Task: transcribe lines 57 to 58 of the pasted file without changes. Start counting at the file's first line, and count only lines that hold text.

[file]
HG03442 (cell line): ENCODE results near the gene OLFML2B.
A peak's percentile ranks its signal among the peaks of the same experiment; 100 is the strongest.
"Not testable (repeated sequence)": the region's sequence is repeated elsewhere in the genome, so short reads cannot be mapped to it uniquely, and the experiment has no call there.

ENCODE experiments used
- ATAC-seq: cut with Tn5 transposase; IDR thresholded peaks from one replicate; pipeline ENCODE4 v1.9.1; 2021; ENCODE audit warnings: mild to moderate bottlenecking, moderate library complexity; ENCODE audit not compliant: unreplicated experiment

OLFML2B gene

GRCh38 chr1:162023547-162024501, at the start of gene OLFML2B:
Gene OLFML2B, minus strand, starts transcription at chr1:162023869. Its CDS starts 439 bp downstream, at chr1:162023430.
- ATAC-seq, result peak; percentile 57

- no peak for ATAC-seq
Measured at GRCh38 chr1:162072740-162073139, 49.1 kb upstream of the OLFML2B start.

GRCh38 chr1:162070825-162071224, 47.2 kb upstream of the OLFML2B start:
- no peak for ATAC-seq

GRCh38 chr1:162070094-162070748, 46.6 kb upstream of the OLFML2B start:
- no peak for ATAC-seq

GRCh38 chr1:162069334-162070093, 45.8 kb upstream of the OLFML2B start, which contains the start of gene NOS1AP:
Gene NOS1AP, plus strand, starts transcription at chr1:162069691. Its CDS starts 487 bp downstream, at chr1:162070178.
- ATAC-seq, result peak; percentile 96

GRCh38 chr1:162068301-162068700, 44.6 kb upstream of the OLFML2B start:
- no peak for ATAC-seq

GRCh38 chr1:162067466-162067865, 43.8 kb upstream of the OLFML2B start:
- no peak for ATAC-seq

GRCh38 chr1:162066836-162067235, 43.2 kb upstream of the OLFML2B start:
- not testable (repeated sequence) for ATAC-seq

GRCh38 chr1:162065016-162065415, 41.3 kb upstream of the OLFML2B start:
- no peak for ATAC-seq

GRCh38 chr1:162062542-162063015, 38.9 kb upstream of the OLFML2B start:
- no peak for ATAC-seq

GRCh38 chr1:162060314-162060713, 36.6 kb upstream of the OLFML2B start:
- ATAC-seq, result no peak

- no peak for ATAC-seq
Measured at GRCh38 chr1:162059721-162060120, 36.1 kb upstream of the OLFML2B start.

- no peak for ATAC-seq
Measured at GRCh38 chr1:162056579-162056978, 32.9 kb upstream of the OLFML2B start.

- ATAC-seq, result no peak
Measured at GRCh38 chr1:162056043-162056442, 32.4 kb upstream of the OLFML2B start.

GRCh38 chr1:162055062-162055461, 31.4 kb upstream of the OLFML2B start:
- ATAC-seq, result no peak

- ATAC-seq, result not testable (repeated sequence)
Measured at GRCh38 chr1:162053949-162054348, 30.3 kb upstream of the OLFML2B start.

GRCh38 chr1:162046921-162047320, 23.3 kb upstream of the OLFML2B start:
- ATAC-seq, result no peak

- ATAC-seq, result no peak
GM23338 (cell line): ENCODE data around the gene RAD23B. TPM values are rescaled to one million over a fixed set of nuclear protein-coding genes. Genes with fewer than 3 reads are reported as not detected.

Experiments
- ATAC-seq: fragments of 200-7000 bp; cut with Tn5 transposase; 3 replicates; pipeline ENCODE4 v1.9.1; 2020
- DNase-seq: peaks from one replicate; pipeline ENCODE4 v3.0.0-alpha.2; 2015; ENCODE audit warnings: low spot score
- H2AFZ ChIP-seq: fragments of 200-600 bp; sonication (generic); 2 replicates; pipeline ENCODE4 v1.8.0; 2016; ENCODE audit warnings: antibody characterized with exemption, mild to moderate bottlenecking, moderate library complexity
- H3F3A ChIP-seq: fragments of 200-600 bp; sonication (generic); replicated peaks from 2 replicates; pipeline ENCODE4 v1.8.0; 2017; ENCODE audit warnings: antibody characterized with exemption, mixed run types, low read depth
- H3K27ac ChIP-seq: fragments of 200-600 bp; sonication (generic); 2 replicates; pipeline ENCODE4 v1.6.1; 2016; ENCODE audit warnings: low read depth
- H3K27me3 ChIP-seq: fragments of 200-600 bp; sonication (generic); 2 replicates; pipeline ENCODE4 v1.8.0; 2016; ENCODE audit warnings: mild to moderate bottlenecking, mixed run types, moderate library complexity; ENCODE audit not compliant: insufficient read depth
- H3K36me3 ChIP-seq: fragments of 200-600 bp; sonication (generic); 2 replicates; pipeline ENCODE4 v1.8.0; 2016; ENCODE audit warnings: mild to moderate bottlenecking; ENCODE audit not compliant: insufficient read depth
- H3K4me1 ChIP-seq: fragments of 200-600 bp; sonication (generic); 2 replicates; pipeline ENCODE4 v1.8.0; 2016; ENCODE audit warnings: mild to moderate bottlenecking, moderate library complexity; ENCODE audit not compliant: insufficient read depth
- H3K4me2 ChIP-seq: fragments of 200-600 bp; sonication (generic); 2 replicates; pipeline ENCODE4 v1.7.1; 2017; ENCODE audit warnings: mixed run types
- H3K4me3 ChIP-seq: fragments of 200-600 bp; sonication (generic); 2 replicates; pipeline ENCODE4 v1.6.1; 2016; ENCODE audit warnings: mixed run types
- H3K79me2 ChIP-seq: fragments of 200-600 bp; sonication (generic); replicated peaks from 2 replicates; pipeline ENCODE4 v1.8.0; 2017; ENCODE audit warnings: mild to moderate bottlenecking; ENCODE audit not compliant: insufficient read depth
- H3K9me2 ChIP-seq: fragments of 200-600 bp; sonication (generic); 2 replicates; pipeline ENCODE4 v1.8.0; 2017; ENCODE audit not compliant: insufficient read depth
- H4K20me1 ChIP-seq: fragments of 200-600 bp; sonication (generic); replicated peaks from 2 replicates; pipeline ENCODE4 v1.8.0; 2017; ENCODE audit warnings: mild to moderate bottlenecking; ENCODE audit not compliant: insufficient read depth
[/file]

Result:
- H3K9me2 ChIP-seq: fragments of 200-600 bp; sonication (generic); 2 replicates; pipeline ENCODE4 v1.8.0; 2017; ENCODE audit not compliant: insufficient read depth
- H4K20me1 ChIP-seq: fragments of 200-600 bp; sonication (generic); replicated peaks from 2 replicates; pipeline ENCODE4 v1.8.0; 2017; ENCODE audit warnings: mild to moderate bottlenecking; ENCODE audit not compliant: insufficient read depth